I'm a severe anemic - I would literally have to eat an entire pot roast, a steak every day, or considerable amount of iron rich food to even get the necessary iron I need to function properly on a weekly basis. I NEED my iron supplements.



wickedsupplement
wickedsupplement

Vitamins are necessary for health but for taking these vitamins healthy food is good rather than pills.  

AlvaroPedroche
AlvaroPedroche

Hello from Spain. I think the problem is that we don`t know exactly the amount of vitamins and minerals we are intaking due to the processes our food is submited. People think that  having vitamin supplements will reach the 100% amount of them that are needed. In most of the cases they will overtake the correct amount and suffer its secondary effects. So, if you are going to take some extra vitamins, first you should know the exactly amount of them your are having in you day a day diet.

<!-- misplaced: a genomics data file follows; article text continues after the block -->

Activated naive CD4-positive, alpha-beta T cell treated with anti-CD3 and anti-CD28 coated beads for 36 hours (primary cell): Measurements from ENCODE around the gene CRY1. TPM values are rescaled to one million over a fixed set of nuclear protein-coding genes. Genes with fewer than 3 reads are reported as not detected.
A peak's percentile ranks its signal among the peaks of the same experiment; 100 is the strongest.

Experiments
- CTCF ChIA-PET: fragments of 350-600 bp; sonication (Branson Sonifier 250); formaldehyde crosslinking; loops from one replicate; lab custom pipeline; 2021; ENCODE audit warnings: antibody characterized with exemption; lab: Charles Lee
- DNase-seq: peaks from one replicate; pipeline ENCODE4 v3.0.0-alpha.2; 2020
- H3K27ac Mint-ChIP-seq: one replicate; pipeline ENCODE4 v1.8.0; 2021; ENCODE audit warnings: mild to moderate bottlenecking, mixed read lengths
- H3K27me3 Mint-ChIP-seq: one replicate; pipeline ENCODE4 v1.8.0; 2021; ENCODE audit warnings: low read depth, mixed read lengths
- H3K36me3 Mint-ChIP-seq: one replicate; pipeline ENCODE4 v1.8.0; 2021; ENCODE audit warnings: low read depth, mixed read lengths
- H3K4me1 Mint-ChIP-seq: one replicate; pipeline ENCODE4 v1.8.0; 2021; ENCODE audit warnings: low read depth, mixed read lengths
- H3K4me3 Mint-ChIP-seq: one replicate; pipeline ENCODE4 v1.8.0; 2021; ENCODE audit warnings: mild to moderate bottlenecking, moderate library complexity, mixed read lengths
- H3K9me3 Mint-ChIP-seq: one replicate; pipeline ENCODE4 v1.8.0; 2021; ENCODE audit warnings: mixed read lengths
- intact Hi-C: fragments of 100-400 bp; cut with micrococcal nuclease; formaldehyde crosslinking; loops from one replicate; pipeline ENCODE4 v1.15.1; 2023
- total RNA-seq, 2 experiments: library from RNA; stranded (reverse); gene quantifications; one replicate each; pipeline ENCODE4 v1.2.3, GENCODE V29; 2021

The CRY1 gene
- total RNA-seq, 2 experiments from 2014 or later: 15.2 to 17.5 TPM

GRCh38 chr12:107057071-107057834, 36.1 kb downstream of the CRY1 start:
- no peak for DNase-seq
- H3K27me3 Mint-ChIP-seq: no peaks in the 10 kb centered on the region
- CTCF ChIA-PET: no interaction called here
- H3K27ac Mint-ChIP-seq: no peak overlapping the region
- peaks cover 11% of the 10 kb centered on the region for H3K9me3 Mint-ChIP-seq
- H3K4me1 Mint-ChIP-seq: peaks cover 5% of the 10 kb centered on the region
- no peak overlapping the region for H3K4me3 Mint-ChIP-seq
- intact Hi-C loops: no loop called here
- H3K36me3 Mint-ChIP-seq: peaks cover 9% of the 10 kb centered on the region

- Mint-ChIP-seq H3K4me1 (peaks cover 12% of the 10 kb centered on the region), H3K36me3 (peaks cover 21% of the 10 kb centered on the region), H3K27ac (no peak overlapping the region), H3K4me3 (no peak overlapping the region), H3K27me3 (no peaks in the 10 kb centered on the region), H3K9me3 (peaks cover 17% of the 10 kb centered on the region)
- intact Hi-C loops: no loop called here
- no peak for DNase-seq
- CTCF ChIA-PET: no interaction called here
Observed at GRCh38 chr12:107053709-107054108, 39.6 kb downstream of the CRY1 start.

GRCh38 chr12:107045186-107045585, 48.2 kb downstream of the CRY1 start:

Thanks for this article!

Álvaro Pedroche 

http://www.consejosfitness.com

RealHealthPro
RealHealthPro

Our body's simply don't get the nutrients they once did. Partially due to highly processed diets and partially due to the nutrient depletion in our soils. Supplementing with high quality vitamins and supplements can be extremely beneficial if not vital to achieve optimal health. The problem is so many supplements out there are ineffective and accomplish very little besides giving you expensive urine. A well informed consumer can significantly boost their health and well-being by adding the right vitamins and minerals into their health regimen. http://realhealthpro.com

Roberta
Roberta